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Pelvic Floor: Preventing Problems
(Web Page; Fri Jun 03 15:39:00 CDT 2016)
The pelvic floor is the collection of muscles and other tissues that supports your bladder, rectum, uterus and other internal organs. Many women experience pelvic floor problems (also called pelvic floor dysfunction) in pregnancy, around...
Description: Get a better understanding of common childbirth-associated forms of pelvic floor problems and how they can be prevented; and access resources and information from trusted partners on pelvic floor dysfunction.
Pelvic Floor Resources
(Web Page; Fri Jun 03 15:40:00 CDT 2016)
General Information Books
The Birth Partner: A Complete Guide to Childbirth for Dads, Doulas, and All Other Labor Companions (4th edition, 2013), by Penny Simkin, will help build knowledge and confidence for your partner, friend or fa...
Description: Access resources about preventing and treating pelvic floor problems from trusted partners.
Vision, Mission & Principles
(Web Page; Fri Jun 03 15:44:00 CDT 2016)
A high-quality, high-value maternity care system in which well-informed pregnant women receive supportive care and institutions consistently provide safe, effective, woman- and family-centered, timely, equitable and cost-ef...
Description: Learn more about our approach to maternity care and what we are doing to improve outcomes for women and babies.
VBAC (Vaginal Birth After Cesarean)
(Web Page; Fri Jun 03 16:04:00 CDT 2016)
If you have had one or more cesarean sections (C-sections), you will have to decide if you want to plan another C-section (repeat C-section) or what is commonly called a vaginal birth after cesarean section (VBAC — “vee-back&...
Description: Learn about vaginal birth after C-section (VBAC), including why it is often underused in the United States and the possible harms and benefits of VBAC and repeat cesarean; and access resources and information from trusted partners about VBAC.
Is planning a VBAC or a repeat C-section safer for me?
(Web Page; Fri Jun 03 16:06:00 CDT 2016)
Both VBAC and repeat C-section have some increased risks for mothers. However, planned vaginal birth is safer overall for you than a planned repeat C-section unless there is a clear and well-supported need for a C-section. With supportiv...
Why do I hear conflicting information about VBAC vs. repeat C-section?
(Web Page; Fri Jun 03 16:07:00 CDT 2016)
For decades, most women who had a C-section went on to plan another C-section for later pregnancies. This is because doctors were mainly concerned that the scar from the past cut in the uterus could open during labor (uterine rupture) an...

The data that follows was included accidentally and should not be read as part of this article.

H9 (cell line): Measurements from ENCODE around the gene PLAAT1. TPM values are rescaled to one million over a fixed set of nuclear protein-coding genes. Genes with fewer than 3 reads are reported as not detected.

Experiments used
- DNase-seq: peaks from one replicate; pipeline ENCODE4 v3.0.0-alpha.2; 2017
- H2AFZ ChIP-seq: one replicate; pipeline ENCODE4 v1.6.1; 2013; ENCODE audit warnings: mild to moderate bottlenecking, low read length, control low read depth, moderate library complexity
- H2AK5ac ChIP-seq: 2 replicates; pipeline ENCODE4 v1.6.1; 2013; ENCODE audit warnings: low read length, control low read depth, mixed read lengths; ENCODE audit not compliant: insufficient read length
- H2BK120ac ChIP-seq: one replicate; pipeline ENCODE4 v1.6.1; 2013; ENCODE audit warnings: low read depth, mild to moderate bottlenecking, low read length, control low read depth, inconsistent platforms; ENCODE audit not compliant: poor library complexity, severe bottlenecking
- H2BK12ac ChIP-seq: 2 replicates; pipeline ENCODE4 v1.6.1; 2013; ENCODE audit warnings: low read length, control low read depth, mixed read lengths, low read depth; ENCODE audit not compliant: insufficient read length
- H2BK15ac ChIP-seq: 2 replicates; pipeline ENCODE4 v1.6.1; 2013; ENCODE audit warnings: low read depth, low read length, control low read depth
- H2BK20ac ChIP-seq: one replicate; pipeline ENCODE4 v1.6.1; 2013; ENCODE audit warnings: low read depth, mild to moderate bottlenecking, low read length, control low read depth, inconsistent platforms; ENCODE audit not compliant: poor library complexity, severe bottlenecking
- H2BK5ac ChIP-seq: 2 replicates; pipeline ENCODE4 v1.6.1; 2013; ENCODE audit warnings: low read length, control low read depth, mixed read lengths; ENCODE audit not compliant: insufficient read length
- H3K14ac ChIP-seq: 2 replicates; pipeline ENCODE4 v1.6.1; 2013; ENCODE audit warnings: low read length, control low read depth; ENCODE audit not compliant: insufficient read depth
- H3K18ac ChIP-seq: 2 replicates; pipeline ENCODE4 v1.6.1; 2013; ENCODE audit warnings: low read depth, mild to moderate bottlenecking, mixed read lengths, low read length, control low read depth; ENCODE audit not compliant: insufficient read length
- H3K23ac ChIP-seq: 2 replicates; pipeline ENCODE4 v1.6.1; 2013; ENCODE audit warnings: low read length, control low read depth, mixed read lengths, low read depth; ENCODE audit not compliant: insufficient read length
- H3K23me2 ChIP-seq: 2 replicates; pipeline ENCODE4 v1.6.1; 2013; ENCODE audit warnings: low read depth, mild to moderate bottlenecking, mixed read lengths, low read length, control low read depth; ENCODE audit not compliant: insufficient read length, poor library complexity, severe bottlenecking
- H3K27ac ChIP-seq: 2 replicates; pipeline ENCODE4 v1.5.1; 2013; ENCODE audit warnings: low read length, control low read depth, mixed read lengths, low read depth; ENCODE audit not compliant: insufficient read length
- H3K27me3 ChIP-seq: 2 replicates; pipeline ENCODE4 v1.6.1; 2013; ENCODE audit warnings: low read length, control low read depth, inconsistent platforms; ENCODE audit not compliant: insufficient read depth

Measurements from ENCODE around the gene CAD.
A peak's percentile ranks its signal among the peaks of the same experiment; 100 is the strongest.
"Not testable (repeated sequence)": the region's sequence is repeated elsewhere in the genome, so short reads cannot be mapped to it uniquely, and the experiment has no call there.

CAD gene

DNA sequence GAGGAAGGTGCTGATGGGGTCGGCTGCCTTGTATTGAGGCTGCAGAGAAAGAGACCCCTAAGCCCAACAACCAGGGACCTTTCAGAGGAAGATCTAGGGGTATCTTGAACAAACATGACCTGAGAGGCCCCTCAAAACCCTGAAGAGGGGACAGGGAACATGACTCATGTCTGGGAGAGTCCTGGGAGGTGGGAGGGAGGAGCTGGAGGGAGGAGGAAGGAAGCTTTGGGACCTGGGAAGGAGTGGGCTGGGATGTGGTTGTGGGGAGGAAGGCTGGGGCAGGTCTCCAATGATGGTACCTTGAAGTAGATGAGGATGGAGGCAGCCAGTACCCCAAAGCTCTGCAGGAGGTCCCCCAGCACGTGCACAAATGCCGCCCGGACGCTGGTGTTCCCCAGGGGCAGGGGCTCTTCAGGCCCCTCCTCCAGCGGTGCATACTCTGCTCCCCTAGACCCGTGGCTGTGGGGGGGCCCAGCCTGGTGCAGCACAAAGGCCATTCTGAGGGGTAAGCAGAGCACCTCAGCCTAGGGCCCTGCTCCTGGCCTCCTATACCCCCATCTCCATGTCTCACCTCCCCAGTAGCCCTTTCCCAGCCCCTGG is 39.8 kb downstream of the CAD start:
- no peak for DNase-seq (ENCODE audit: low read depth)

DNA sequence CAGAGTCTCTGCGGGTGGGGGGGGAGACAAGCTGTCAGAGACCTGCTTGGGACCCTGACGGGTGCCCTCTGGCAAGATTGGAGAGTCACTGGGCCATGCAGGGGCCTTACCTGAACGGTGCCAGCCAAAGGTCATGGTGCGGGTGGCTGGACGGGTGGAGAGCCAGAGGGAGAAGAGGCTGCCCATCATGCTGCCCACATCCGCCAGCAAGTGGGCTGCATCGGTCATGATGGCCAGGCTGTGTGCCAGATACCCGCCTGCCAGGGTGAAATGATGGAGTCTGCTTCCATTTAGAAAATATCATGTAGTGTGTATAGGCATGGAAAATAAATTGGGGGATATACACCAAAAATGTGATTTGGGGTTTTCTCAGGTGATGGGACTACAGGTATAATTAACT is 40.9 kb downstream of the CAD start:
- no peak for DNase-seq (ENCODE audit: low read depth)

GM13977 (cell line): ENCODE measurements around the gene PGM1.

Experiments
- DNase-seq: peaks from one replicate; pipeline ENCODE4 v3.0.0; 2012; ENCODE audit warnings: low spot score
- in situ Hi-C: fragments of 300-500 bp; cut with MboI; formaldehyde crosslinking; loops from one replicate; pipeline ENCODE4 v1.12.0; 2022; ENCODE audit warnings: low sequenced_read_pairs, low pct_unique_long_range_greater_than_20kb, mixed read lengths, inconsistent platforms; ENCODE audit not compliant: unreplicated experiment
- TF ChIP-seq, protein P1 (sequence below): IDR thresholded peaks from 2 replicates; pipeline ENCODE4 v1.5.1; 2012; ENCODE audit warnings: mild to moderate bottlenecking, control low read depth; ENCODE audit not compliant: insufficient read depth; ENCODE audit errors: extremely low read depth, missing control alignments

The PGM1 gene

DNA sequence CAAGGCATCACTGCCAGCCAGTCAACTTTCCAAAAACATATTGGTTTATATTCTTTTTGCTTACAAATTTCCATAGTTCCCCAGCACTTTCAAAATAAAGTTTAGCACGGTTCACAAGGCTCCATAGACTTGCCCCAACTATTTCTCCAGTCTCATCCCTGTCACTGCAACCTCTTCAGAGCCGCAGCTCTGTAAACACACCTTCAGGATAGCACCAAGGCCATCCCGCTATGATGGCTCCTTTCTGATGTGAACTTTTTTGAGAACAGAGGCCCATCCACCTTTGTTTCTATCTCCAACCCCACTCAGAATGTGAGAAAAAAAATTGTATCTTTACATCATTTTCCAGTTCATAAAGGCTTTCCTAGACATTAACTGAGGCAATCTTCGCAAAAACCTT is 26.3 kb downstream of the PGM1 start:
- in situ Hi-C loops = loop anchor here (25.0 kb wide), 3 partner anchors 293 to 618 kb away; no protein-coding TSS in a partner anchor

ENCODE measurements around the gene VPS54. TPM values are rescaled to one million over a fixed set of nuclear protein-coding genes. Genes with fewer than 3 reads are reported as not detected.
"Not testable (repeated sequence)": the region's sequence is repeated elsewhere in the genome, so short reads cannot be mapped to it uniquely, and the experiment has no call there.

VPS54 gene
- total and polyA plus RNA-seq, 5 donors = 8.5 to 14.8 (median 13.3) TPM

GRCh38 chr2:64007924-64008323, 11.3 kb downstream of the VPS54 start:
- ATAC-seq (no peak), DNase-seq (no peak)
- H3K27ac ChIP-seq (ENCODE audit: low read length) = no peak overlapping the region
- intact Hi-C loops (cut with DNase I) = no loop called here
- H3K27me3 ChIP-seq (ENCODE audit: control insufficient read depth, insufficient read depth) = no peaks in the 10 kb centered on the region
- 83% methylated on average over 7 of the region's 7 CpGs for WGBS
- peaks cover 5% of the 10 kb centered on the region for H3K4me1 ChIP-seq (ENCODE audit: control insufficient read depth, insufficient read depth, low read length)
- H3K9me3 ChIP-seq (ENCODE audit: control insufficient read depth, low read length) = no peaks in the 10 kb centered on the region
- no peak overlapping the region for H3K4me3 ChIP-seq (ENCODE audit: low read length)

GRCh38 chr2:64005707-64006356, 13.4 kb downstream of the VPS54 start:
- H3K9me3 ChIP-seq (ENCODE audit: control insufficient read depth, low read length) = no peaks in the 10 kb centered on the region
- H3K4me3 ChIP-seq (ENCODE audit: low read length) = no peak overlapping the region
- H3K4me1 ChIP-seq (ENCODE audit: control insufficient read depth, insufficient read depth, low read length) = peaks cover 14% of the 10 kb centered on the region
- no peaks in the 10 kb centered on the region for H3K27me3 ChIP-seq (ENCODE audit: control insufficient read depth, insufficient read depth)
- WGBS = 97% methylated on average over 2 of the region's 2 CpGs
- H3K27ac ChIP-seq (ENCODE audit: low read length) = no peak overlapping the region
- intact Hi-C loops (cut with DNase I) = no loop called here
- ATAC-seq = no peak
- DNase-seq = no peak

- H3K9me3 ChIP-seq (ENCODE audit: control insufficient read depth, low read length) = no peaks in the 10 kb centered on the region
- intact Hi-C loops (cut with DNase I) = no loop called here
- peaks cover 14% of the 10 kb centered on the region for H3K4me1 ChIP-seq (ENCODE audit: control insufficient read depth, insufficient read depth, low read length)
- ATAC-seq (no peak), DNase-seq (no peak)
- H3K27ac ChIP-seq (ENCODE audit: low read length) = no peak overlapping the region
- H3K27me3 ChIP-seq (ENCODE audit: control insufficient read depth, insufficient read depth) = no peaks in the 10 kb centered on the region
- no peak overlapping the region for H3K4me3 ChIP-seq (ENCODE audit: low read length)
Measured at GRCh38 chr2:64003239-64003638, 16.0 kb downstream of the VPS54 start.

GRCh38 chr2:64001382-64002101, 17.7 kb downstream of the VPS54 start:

Description: Why do I hear conflicting information about VBAC vs. repeat C-section?
Why might my maternity care provider recommend a repeat C-section?
(Web Page; Fri Jun 03 16:08:00 CDT 2016)
There are a number of special situations where your care provider might recommend a C-section. It's important to note that in the situations listed below, research does not support a specific need for C-section based on risk of the previ...
Description: Why might my maternity care provider recommend a repeat C-section?
(Web Page; Fri Jun 03 16:09:00 CDT 2016)
Research makes it clear that both VBAC and repeat C-section have potential benefits and harms. As you learn about these risks and benefits, you’ll make a decision based on your values, needs and circumstances. Factors like the amou...
Description: Read about things to consider as you look at having another C-section or planning VBAC.
How can I learn more about my specific situation?
(Web Page; Fri Jun 03 16:13:00 CDT 2016)
Your care provider can provide information about your unique needs and the risks and benefits to you and your baby. He or she may recommend VBAC over repeat C-section or vice versa.
In many cases, one care provider might recommend a C-s...
Description: How can I learn more about my specific situation?
I'd like to plan a VBAC. How can I increase my chances of having one?
(Web Page; Fri Jun 03 16:15:00 CDT 2016)
If you have already had a vaginal birth (in addition to your C-section) and plan VBAC, you are more likely to give birth vaginally than a woman who has not had a vaginal birth. Your chance of having a vaginal birth also depends on choice...
Description: I'd like to plan a VBAC. How can I increase my chances of having one?